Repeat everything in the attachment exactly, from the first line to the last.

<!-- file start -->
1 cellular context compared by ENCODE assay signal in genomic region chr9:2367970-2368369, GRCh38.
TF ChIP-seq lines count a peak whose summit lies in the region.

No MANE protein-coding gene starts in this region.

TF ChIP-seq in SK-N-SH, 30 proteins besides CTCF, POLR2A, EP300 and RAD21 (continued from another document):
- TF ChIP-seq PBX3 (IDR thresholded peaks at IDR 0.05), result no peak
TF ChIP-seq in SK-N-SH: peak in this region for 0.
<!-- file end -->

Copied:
1 cellular context compared by ENCODE assay signal in genomic region chr9:2367970-2368369, GRCh38.
TF ChIP-seq lines count a peak whose summit lies in the region.

No MANE protein-coding gene starts in this region.

TF ChIP-seq in SK-N-SH, 30 proteins besides CTCF, POLR2A, EP300 and RAD21 (continued from another document):
- TF ChIP-seq PBX3 (IDR thresholded peaks at IDR 0.05), result no peak
TF ChIP-seq in SK-N-SH: peak in this region for 0.